A relatively young band, Gaslight formed in 2006 and has four albums under their belt. Their earlier albums were more punk in nature, and as they matured, their music has mellowed. Some would say they are a post hardcore punk band, but they have evolved over time to be just a great American rock band. Hailing from the same state as The Boss, Bruce Springsteen, they bring a similar raw guttural rock sound, just to faster beats. Their latest release, Handwritten, has been the most accepted in the mainstream to date.

The vibe at the Majestic Ventura Theater that night was warm and friendly; there definitely was a cheerful buzz in the air.
photo by mishel "meow" orloff
Walking in, my group was instantly scooped up and whizzed away to VIP. Benefit of knowing some people who know some people. We were placed next to the godparents of Alex Levine and made instant friends. In this special space, away from the riotous crowd, we were free to get our dance on and sing every song as loud as we possibly could. The godparents eventually asked us to go back stage with them, but my friend just “meowed” at them & ran away. D’oh! Sometimes it doesn’t pay to have weird friends.

Meow-gate aside, the set was 17 songs long, with 6 (six!) encores. That’s a wonderfully long set. It was a combination of their last three albums, heavy on the new stuff, with a cover of Tom Petty’s Refugee. I was a bit bummed they didn’t play anything off Sink or Swim, their first and my favorite album. But not too bummed. They mixed it up good. And apparently I dance more with my left shoulder than my right (sounds odd, but looks good!), because I definitely felt it the next day. 

They ended (2nd to last actually) with my most favorite song, “Here’s Looking at You Kid.” I’m pretty sure you could barely hear Brian over the crowd & myself. And if this were to be my very last Gaslight Anthem show, at least I heard my favorite song one last time.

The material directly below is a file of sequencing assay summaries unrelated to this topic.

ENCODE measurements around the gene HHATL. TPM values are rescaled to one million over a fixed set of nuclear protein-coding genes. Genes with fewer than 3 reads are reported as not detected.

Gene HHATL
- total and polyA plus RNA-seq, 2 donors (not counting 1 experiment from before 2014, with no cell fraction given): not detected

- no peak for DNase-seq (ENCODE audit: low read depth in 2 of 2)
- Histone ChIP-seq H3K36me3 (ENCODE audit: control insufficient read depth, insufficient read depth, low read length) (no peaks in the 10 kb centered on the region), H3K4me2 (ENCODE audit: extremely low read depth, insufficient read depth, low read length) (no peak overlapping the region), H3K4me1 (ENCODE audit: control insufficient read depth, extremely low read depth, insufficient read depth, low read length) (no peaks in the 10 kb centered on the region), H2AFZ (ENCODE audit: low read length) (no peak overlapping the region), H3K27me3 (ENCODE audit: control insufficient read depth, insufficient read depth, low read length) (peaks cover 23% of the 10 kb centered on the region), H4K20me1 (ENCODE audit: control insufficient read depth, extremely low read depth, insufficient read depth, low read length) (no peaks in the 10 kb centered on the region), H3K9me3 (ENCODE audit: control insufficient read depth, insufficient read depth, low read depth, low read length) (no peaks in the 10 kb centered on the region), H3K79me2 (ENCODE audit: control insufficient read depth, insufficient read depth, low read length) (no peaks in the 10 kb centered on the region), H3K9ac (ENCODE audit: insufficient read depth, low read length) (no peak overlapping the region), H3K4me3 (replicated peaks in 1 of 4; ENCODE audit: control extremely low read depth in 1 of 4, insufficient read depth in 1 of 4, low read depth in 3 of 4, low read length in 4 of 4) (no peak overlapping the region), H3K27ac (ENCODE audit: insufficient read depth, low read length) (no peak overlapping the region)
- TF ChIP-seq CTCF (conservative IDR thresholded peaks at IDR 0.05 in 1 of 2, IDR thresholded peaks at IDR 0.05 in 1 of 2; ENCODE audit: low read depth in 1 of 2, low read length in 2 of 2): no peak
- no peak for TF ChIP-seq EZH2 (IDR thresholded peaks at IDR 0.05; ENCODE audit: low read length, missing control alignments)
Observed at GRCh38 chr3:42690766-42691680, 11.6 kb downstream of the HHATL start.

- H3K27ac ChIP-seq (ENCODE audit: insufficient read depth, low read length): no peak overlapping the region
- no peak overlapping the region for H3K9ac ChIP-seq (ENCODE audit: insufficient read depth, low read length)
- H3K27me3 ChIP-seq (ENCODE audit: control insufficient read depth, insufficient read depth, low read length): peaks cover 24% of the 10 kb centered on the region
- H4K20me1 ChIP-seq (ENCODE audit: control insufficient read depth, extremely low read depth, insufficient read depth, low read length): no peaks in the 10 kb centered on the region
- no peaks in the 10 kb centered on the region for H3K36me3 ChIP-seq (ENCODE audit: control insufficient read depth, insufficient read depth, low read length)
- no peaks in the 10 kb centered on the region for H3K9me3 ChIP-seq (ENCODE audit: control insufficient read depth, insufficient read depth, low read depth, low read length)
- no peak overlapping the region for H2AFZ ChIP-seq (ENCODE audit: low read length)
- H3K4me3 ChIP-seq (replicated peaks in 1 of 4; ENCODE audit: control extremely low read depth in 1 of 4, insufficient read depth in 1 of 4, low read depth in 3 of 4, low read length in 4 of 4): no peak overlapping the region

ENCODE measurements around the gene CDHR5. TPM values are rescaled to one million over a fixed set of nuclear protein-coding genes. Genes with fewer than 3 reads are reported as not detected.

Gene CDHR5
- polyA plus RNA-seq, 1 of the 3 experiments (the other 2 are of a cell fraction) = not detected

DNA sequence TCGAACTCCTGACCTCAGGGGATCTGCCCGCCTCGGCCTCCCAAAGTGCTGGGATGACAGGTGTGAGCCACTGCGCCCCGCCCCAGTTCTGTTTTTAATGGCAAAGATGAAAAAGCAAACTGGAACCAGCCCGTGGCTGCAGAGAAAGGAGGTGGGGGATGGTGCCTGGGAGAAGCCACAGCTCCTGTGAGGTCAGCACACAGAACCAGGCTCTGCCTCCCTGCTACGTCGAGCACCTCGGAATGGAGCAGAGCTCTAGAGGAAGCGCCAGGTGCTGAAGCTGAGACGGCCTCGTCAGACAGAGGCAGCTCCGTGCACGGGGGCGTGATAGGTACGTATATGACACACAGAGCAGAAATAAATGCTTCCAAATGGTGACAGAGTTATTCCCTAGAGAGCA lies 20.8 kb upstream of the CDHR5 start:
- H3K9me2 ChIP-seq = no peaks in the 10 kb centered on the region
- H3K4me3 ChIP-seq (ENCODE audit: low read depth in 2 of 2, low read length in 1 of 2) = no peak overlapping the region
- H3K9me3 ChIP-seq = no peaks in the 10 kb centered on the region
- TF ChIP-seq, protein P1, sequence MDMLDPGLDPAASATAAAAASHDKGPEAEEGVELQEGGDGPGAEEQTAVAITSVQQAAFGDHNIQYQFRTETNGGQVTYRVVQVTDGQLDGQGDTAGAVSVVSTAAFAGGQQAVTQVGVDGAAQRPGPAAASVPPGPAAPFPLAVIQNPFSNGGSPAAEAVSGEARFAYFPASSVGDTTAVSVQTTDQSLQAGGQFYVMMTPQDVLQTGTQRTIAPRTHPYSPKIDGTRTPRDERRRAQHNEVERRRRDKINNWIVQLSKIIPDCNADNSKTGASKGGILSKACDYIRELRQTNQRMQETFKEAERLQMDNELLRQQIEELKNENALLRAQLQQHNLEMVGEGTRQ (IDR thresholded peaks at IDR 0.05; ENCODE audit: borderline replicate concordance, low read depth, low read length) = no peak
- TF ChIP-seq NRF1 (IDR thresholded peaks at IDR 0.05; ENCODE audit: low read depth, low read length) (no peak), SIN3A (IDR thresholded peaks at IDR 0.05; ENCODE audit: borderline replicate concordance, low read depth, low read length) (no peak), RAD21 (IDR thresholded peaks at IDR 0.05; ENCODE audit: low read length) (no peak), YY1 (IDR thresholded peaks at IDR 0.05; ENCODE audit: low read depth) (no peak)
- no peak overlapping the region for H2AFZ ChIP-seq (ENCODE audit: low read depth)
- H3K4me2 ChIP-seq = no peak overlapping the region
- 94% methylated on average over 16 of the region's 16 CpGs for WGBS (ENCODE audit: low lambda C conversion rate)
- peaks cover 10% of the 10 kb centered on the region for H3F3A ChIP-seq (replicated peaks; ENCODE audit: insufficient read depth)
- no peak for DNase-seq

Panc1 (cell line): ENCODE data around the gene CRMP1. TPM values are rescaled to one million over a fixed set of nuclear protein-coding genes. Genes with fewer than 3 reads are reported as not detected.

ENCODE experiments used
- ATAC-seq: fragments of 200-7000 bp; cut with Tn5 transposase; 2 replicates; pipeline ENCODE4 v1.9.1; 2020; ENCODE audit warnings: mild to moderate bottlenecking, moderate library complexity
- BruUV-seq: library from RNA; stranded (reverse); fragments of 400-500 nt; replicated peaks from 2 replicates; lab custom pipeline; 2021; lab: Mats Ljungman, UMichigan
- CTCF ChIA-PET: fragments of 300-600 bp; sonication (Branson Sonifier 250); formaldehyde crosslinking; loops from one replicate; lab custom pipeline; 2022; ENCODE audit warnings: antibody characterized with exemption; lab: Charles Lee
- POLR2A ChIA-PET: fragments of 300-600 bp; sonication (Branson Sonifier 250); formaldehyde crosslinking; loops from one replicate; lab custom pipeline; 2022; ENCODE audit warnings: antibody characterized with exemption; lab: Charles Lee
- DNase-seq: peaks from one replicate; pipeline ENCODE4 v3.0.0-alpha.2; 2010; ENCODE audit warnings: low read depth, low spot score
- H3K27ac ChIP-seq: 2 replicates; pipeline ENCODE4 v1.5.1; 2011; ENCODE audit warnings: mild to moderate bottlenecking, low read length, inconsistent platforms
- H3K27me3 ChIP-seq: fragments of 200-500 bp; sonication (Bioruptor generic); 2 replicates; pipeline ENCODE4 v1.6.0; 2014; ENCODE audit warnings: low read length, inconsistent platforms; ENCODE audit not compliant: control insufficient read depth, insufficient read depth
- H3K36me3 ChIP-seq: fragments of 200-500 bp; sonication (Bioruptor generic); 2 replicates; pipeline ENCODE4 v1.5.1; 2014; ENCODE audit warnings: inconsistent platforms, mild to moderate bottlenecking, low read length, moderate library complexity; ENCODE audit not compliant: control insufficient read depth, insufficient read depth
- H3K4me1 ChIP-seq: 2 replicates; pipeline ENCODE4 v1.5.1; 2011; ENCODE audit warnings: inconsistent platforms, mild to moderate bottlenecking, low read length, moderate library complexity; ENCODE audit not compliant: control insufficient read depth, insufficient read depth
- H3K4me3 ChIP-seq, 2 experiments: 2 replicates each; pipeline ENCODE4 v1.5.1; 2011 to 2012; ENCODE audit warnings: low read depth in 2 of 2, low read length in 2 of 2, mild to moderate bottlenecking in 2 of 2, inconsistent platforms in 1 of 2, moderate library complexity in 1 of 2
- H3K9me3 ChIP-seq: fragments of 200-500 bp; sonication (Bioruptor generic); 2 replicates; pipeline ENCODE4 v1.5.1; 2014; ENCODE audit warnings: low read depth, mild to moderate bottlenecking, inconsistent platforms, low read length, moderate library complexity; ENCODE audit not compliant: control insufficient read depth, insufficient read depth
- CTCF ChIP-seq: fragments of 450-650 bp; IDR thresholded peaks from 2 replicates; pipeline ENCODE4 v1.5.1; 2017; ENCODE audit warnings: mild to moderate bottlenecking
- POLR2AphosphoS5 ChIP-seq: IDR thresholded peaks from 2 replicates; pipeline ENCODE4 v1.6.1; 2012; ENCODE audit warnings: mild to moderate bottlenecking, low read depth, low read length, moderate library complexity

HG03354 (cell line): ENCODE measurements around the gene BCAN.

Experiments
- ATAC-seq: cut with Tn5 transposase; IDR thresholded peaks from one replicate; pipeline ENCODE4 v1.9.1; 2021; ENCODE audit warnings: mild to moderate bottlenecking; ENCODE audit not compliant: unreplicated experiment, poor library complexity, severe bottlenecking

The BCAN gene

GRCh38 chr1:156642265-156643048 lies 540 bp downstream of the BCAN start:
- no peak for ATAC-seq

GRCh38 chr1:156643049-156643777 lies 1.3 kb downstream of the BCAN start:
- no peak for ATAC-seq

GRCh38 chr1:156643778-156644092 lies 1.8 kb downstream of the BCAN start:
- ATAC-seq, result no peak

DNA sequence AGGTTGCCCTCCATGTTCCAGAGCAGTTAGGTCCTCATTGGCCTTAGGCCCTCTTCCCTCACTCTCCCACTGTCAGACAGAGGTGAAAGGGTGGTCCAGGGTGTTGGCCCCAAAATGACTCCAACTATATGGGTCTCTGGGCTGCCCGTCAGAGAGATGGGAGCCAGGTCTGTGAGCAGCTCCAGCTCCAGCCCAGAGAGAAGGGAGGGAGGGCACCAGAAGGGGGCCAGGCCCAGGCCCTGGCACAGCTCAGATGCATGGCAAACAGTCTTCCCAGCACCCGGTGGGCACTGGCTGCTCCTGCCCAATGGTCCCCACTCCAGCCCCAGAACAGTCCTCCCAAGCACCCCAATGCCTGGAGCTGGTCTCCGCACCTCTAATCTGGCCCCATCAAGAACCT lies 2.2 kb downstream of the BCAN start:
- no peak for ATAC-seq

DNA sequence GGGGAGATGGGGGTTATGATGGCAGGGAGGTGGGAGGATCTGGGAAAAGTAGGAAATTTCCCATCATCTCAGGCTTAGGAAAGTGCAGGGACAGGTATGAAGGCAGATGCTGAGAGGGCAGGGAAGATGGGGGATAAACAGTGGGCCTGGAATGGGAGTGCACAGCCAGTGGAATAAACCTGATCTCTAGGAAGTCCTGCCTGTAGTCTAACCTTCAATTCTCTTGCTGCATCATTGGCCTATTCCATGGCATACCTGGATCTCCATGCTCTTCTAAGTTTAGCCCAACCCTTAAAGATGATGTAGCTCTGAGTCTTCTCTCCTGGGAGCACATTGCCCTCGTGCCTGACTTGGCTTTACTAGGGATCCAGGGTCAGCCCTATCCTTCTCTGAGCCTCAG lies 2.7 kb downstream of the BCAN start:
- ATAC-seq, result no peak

Set List:
•   Howl
•  The '59 Sound
•  Handwritten
•  Even Cowgirls Get the Blues
•  Old White Lincoln
•  45
•  Biloxi Parish
•  Señor and the Queen
•  The Queen of Lower Chelsea
•  Film Noir
•  Old Haunts
•  Blue Dahlia
•  Refugee (Tom Petty cover)
•  Too Much Blood
•  Blue Jeans & White T-Shirts
•  Great Expectations
•  Keepsake
•  She Loves You
•  Mulholland Drive
•  Desire
•  Mae
•  Here's Looking at You, Kid
•  The Backseat

April 19, 2013

Sigur Ros ~ April 19, 2013 @ The Santa Barbara Bowl

photo by p.dunkley

Quite Deliberate

How have I not heard of Sigur Ros until now? It seems that their sound had just passed me by. But in a way, I am glad to have not heard them until my musical taste had matured enough to handle their complexity.

Sigur Ros is an Icelandic ambient rock band. I could just stop there and be intrigued. But I go on… Their new age
photo by p.dunkley
classical sound incorporates the use of a bowed guitar, a glockenspiel, a toy piano, an oboe, a full horn section, a banjo, a bass, organs, percussions, and sound samples.  Again I could stop here. But I go on… They are also known for Jonsi Birgisson’s falsetto vocals. Stop.

But I go on. They go beyond the sound. Combined with each song is a deliberate visual “effect.” For the first few songs, a sheet of taffeta-like cloth, that I was later told is called a scrim (thank you informative stranger), hung in front of the band at the front of the stage. Along the back of the scrim images were projected, allowing the band to create larger than life shadows.  

photo by p. dunkley
Once the scrim fell, the audience was able to get a sharper picture of the atmosphere and affect Sigur Ros was purposefully creating. In a way, it was quite nice to let the music and images unfold not knowing or suspecting what would be next. Being unfamiliar with the music allowed it to just create itself for me for the very first time in the deliberate manner they were so skillful at crafting. Every move was for an affect. Every pause for a purpose. It was quite lovely.

This was only the second show of the 2013 Santa Barbara Bowl season, but it was possibly the best SB will see this year. And perhaps that was also quite deliberate.